Marriage can (and should) be challenging.  That's true of all marriages.  In fact this article has a great list of challenges that people often don't realize are a normal part of marriage.  However, it is written with a "regular" marriage in mind, a marriage between people with straight orientations.  I want to look at the advice from the view of a so-called mixed orientation marriage.  If at any time you catch yourself thinking "this is true except if you are gay" then you might be holding a dual standard, expecting more from a marriage if one spouse's orientation is not aligned with the other.  That's not healthy.  Let's look at the ten points from the article.

1.  Marriage doesn't complete you.

This is battling the myth that Hollywood portrays about marriage.  Marriage is not a union of two half people who need to be together to be whole.  It's a partnership of whole people.  If one partner's orientation is gay, this is still good advice.  In fact, this is one of the main reasons why getting married to "cure the gay" doesn't work.  So don't expect marriage to fundamentally change who you are.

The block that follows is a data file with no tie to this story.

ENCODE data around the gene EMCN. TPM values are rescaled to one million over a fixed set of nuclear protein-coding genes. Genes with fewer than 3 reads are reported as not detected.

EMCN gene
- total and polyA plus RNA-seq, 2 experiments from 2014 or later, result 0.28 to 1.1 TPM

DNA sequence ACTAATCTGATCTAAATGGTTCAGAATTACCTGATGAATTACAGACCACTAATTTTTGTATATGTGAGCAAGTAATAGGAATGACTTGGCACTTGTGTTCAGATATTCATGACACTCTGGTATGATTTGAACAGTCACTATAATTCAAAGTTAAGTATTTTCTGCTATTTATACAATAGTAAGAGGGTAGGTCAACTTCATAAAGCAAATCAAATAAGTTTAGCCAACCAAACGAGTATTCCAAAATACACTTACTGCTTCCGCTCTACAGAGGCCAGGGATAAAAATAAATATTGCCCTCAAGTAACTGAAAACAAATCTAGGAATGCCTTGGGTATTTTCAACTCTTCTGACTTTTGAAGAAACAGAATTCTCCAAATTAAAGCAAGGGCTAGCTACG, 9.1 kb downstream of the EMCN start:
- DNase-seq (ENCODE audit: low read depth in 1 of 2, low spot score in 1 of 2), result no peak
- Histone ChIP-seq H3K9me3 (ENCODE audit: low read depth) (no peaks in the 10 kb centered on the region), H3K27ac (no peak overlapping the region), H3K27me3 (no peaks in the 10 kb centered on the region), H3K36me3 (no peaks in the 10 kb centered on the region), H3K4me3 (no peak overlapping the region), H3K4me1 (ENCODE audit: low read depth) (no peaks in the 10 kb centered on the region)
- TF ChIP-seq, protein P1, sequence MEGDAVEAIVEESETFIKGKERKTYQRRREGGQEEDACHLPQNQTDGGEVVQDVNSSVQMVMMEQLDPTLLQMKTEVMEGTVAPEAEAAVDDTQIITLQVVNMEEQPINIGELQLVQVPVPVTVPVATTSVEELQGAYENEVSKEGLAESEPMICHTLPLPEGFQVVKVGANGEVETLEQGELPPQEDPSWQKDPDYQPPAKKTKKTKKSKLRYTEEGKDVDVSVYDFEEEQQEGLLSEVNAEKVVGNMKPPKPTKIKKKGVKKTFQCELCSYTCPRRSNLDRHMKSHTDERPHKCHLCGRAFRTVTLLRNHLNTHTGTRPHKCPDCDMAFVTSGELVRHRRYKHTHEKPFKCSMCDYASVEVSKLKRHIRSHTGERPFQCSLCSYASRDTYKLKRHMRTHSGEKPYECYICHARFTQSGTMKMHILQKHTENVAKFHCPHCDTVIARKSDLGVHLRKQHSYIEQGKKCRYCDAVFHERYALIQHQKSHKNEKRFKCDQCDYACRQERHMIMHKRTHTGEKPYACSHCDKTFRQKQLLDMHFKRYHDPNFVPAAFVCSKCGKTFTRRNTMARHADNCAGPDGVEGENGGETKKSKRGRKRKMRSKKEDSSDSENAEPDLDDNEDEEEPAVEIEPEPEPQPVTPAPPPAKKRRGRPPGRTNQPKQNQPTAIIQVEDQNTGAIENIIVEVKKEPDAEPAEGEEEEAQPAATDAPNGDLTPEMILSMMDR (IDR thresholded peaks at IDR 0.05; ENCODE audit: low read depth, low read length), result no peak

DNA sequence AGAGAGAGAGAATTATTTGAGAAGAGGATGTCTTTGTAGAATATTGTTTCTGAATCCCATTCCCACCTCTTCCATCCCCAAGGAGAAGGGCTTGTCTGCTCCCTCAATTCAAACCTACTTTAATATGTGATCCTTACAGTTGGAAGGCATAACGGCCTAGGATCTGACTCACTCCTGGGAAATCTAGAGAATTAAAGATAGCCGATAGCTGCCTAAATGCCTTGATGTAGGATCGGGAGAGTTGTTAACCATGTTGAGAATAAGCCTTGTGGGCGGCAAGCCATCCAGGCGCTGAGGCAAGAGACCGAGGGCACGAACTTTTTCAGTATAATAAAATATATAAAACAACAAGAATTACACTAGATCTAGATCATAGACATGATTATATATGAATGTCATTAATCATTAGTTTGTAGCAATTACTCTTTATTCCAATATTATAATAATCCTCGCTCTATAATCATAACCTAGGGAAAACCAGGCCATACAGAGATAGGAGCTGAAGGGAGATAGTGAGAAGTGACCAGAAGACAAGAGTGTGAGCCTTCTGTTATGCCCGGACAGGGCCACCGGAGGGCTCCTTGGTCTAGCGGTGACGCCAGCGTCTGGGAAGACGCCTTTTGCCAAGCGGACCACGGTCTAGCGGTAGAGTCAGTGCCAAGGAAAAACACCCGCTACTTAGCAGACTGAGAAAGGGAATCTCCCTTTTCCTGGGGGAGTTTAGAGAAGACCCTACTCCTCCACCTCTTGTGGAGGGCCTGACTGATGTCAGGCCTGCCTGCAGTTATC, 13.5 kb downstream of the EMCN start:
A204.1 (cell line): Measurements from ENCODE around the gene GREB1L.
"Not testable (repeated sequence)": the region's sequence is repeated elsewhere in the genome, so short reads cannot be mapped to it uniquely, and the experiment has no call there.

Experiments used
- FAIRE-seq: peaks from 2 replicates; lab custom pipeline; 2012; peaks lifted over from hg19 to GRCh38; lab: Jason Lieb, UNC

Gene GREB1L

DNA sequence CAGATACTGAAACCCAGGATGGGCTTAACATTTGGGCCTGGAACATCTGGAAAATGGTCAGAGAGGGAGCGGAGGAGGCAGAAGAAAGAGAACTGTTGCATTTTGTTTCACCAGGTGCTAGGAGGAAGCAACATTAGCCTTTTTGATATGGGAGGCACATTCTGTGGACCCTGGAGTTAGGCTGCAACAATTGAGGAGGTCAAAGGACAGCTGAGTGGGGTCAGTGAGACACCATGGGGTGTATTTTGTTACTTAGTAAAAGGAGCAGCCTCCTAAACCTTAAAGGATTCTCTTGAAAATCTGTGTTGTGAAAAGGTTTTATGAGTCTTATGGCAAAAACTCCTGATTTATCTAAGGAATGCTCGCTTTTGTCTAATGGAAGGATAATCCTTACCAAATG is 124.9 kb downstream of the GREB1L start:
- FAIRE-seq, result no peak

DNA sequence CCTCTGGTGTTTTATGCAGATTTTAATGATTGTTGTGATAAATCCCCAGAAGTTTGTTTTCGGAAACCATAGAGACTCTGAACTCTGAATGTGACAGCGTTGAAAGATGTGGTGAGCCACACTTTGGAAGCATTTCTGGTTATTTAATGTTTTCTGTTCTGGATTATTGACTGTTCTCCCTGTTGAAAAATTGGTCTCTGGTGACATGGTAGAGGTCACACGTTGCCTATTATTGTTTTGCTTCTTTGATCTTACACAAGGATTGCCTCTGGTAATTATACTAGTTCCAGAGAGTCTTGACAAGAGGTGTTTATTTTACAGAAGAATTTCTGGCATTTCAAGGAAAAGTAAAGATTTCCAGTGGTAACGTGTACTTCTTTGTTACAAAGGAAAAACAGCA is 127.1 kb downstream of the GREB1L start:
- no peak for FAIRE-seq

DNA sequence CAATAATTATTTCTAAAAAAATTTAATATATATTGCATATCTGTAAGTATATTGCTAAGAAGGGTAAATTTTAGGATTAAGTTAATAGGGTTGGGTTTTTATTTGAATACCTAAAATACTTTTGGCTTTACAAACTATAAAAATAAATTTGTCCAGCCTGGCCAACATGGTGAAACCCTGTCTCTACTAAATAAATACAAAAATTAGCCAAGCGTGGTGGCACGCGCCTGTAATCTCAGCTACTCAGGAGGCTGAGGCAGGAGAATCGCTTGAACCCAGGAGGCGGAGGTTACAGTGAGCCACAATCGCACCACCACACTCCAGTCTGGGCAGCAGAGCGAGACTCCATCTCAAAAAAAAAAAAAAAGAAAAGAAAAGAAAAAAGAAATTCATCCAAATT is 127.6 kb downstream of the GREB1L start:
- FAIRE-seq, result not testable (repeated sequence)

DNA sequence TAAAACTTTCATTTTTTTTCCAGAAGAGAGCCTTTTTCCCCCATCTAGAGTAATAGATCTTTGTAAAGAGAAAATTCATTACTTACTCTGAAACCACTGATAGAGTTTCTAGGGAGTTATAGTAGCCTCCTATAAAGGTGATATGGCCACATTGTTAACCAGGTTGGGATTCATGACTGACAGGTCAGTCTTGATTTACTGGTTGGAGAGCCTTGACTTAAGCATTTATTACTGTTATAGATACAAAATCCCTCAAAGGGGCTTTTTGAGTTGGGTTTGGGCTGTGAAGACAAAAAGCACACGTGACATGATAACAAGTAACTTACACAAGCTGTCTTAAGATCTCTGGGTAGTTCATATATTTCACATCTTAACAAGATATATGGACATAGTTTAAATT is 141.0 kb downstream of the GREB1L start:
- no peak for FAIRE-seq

2.  You won't always feel attracted to your partner.

The problem with this fact is that many in mixed orientation marriages will blame this on orientation, despite the fact that it is a perfectly normal in all marriages.  How often have I heard "I thought we could make it work because I sometimes thought I felt attracted, but I couldn't keep it up all the time; it was because I am gay."  There's an expectation of more in a marriage than real marriages have.

3.  You won't always like your partner.

It's sometimes easier to like your friends, who you aren't around all day and night than it is to like your partner, who you have to put up with all the time.  That's a normal part of marriage and will not be different if one partner has a gay orientation.